Music Listening modulates Functional Connectivity and Information Flow in the Human Brain

Christof Karmonik, Anthony Brandt, Jeff Anderson, Forrest Brooks, Julie Lytle, Elliott Silverman, Jeff T Frazier
Brain Connectivity 2016, 6 (8): 632-641
Listening to familiar music has recently been reported to be beneficial during recovery from stroke. A better understanding of changes in functional connectivity and information flow is warranted in order to further optimize and target this approach through music therapy. Twelve healthy volunteers listened to seven different auditory samples during an fMRI scanning session: a musical piece chosen by the volunteer that evokes a strong emotional response (referred to as: "self-selected emotional"), two unfamiliar music pieces (Invention #1 by J. S. Bach* and Gagaku - Japanese classical opera, referred to as "unfamiliar"), the Bach piece repeated with visual guidance (DML: Directed Music Listening) and three spoken language pieces (unfamiliar African click language, an excerpt of emotionally charged language, and an unemotional reading of a news bulletin). Functional connectivity and betweenness (BTW) maps, a measure for information flow, were created with a graph-theoretical approach. Distinct variation in functional connectivity was found for different music pieces consistently for all subjects. Largest brain areas were recruited for processing self-selected music with emotional attachment or culturally unfamiliar music. Maps of information flow correlated significantly with fMRI BOLD activation maps (p<0.05). Observed differences in BOLD activation and functional connectivity may help explain previously observed beneficial effects in stroke recovery, as increased blood flow to damaged brain areas stimulated by active engagement through music listening may have supported a state more conducive to therapy.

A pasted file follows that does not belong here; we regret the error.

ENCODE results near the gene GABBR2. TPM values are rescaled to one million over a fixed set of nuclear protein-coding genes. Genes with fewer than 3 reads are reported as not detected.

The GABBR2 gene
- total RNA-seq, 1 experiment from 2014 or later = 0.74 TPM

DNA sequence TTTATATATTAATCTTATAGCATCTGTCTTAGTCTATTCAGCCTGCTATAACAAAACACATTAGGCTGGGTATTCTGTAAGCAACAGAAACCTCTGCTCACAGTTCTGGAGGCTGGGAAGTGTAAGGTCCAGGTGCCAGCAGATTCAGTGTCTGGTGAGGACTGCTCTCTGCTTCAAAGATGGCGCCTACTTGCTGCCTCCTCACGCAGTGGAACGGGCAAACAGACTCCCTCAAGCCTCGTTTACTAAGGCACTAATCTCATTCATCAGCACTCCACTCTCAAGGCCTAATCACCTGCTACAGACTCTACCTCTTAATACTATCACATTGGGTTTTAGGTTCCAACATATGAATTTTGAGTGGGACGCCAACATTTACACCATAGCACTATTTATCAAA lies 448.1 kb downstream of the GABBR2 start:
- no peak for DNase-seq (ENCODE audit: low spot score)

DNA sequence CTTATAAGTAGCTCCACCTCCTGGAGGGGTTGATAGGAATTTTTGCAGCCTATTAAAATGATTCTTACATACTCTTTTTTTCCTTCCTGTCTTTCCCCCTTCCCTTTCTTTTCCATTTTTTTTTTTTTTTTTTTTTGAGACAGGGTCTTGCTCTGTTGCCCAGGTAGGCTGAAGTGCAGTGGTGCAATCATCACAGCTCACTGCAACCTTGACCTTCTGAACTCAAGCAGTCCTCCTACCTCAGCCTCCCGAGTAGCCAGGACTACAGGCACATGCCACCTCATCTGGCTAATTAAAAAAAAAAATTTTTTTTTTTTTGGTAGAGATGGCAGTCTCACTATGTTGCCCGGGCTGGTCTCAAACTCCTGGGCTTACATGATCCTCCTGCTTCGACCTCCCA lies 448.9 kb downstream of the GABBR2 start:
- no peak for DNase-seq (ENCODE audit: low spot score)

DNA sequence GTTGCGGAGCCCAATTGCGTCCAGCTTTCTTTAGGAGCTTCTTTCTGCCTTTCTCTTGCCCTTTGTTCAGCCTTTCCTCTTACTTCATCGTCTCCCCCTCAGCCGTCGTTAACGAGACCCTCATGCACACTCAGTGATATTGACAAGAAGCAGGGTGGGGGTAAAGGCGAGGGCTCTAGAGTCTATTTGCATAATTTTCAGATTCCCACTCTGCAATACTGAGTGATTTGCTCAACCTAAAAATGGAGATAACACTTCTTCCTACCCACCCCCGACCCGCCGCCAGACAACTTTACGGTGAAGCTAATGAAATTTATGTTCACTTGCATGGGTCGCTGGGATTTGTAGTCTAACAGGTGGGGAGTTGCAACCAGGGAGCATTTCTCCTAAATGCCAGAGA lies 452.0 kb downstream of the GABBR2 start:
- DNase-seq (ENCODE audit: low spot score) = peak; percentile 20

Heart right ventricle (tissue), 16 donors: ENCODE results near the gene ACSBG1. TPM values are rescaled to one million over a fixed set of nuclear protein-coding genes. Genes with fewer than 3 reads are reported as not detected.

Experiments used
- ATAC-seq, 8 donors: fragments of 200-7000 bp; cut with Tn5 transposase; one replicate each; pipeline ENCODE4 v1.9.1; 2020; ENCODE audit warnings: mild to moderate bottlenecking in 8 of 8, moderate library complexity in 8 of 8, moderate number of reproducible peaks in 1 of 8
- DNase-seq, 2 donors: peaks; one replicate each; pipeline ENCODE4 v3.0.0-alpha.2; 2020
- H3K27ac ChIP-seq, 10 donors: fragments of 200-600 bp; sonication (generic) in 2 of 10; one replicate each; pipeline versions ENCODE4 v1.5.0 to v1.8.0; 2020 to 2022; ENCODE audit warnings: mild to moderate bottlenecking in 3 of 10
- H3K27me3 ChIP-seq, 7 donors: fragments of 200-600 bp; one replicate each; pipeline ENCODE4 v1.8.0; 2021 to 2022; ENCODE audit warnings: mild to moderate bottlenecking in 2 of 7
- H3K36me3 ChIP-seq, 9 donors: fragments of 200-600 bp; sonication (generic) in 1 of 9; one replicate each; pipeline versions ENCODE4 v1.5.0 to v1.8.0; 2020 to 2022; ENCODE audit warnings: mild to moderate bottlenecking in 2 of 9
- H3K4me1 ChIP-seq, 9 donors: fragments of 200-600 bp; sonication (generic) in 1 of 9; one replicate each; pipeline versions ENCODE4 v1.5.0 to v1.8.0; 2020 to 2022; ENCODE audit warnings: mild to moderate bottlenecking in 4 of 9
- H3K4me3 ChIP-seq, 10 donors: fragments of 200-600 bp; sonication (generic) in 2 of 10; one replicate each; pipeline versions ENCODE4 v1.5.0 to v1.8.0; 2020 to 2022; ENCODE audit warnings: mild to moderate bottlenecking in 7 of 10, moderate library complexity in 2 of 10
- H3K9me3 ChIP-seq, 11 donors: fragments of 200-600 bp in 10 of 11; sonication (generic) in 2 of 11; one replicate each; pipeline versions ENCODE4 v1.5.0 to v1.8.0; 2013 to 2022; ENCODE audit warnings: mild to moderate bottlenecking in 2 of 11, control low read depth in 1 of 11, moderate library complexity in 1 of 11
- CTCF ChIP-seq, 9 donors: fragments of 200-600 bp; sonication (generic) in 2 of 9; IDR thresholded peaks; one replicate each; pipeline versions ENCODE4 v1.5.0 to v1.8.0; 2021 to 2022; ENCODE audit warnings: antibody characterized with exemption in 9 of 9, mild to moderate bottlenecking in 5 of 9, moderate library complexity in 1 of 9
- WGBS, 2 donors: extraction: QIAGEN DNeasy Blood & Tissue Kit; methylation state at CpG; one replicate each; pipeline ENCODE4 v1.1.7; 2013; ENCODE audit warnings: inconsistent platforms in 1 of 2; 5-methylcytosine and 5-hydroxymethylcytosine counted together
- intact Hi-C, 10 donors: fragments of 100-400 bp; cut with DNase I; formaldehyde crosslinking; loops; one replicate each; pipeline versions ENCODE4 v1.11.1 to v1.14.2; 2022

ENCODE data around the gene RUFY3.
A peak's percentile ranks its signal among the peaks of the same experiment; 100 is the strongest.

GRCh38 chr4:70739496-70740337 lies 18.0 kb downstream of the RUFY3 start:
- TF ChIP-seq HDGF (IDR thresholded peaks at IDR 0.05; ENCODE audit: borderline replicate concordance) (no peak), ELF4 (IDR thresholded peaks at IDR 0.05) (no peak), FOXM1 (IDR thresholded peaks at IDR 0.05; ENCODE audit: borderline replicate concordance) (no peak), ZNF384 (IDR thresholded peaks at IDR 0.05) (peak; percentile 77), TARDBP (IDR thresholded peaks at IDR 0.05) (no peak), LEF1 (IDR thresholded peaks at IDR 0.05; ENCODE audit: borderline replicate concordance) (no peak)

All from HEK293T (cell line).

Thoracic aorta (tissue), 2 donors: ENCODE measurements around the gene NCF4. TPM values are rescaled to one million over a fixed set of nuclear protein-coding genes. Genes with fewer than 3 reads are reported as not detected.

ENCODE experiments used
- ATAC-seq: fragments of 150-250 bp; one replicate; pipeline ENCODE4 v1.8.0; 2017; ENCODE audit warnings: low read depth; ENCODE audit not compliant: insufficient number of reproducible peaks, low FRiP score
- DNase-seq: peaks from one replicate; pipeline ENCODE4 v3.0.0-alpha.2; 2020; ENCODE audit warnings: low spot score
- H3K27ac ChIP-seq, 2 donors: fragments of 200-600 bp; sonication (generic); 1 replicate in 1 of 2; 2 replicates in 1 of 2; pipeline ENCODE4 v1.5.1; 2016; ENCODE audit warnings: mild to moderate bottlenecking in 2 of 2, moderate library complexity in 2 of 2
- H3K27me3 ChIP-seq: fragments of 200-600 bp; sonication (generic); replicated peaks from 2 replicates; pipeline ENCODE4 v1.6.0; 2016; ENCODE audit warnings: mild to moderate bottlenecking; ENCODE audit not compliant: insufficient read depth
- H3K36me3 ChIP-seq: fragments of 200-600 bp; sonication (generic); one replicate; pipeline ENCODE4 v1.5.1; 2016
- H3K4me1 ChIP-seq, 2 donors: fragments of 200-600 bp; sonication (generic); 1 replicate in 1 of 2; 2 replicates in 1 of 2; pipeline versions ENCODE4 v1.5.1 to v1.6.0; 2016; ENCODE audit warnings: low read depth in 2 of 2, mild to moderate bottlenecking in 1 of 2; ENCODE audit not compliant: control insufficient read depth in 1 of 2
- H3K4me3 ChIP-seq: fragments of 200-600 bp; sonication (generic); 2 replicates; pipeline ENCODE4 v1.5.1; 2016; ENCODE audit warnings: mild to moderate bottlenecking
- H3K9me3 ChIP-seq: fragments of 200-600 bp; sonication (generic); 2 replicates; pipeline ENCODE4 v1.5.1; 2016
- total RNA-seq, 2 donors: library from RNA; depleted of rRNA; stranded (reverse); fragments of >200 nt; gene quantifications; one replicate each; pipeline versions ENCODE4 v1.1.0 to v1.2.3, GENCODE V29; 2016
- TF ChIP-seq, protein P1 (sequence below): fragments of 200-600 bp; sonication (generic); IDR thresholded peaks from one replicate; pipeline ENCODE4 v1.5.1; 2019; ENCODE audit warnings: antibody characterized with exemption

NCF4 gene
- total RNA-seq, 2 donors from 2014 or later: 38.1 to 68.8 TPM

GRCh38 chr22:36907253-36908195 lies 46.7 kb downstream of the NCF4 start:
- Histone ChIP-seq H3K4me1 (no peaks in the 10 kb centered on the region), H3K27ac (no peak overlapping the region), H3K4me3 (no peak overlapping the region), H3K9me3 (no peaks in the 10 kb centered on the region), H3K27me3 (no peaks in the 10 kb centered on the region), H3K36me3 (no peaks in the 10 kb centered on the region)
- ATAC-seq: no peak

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Ariel Dumaran

Different Types of Music May Aid Stroke Recovery.... is the topic from the Dana Foundation online documentation


Ariel Dumaran

Thanks for the information. I landed here from Dana Foundation Article online.....


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